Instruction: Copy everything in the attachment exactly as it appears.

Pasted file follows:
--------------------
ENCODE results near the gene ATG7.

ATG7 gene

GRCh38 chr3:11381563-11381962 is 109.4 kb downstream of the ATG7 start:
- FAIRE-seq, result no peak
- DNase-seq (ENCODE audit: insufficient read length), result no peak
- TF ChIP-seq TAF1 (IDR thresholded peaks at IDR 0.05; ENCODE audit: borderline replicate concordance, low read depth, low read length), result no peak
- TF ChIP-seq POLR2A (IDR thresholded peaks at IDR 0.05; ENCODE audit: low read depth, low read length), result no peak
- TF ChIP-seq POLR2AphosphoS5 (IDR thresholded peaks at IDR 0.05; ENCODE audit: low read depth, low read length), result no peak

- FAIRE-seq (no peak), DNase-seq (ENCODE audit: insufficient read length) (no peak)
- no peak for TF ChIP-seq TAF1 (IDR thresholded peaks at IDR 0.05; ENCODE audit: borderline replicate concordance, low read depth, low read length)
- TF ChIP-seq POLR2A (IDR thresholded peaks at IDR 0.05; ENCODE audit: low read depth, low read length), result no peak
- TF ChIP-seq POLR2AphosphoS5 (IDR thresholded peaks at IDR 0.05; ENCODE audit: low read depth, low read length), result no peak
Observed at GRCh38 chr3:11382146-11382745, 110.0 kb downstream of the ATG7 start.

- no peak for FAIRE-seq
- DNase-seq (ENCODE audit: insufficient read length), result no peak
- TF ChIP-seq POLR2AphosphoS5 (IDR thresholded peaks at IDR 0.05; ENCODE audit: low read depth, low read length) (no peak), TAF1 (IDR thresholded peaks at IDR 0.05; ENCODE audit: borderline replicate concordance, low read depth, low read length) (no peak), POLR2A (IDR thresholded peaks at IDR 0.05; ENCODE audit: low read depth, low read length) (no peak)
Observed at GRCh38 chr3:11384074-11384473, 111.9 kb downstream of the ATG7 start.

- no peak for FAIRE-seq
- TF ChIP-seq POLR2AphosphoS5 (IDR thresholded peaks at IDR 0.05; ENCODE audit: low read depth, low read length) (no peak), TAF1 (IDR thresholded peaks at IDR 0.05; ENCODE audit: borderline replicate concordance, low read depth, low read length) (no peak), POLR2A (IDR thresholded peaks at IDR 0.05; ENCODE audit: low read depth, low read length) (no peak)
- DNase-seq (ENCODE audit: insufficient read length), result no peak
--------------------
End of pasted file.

ENCODE results near the gene ATG7.

ATG7 gene

GRCh38 chr3:11381563-11381962 is 109.4 kb downstream of the ATG7 start:
- FAIRE-seq, result no peak
- DNase-seq (ENCODE audit: insufficient read length), result no peak
- TF ChIP-seq TAF1 (IDR thresholded peaks at IDR 0.05; ENCODE audit: borderline replicate concordance, low read depth, low read length), result no peak
- TF ChIP-seq POLR2A (IDR thresholded peaks at IDR 0.05; ENCODE audit: low read depth, low read length), result no peak
- TF ChIP-seq POLR2AphosphoS5 (IDR thresholded peaks at IDR 0.05; ENCODE audit: low read depth, low read length), result no peak

- FAIRE-seq (no peak), DNase-seq (ENCODE audit: insufficient read length) (no peak)
- no peak for TF ChIP-seq TAF1 (IDR thresholded peaks at IDR 0.05; ENCODE audit: borderline replicate concordance, low read depth, low read length)
- TF ChIP-seq POLR2A (IDR thresholded peaks at IDR 0.05; ENCODE audit: low read depth, low read length), result no peak
- TF ChIP-seq POLR2AphosphoS5 (IDR thresholded peaks at IDR 0.05; ENCODE audit: low read depth, low read length), result no peak
Observed at GRCh38 chr3:11382146-11382745, 110.0 kb downstream of the ATG7 start.

- no peak for FAIRE-seq
- DNase-seq (ENCODE audit: insufficient read length), result no peak
- TF ChIP-seq POLR2AphosphoS5 (IDR thresholded peaks at IDR 0.05; ENCODE audit: low read depth, low read length) (no peak), TAF1 (IDR thresholded peaks at IDR 0.05; ENCODE audit: borderline replicate concordance, low read depth, low read length) (no peak), POLR2A (IDR thresholded peaks at IDR 0.05; ENCODE audit: low read depth, low read length) (no peak)
Observed at GRCh38 chr3:11384074-11384473, 111.9 kb downstream of the ATG7 start.

- no peak for FAIRE-seq
- TF ChIP-seq POLR2AphosphoS5 (IDR thresholded peaks at IDR 0.05; ENCODE audit: low read depth, low read length) (no peak), TAF1 (IDR thresholded peaks at IDR 0.05; ENCODE audit: borderline replicate concordance, low read depth, low read length) (no peak), POLR2A (IDR thresholded peaks at IDR 0.05; ENCODE audit: low read depth, low read length) (no peak)
- DNase-seq (ENCODE audit: insufficient read length), result no peak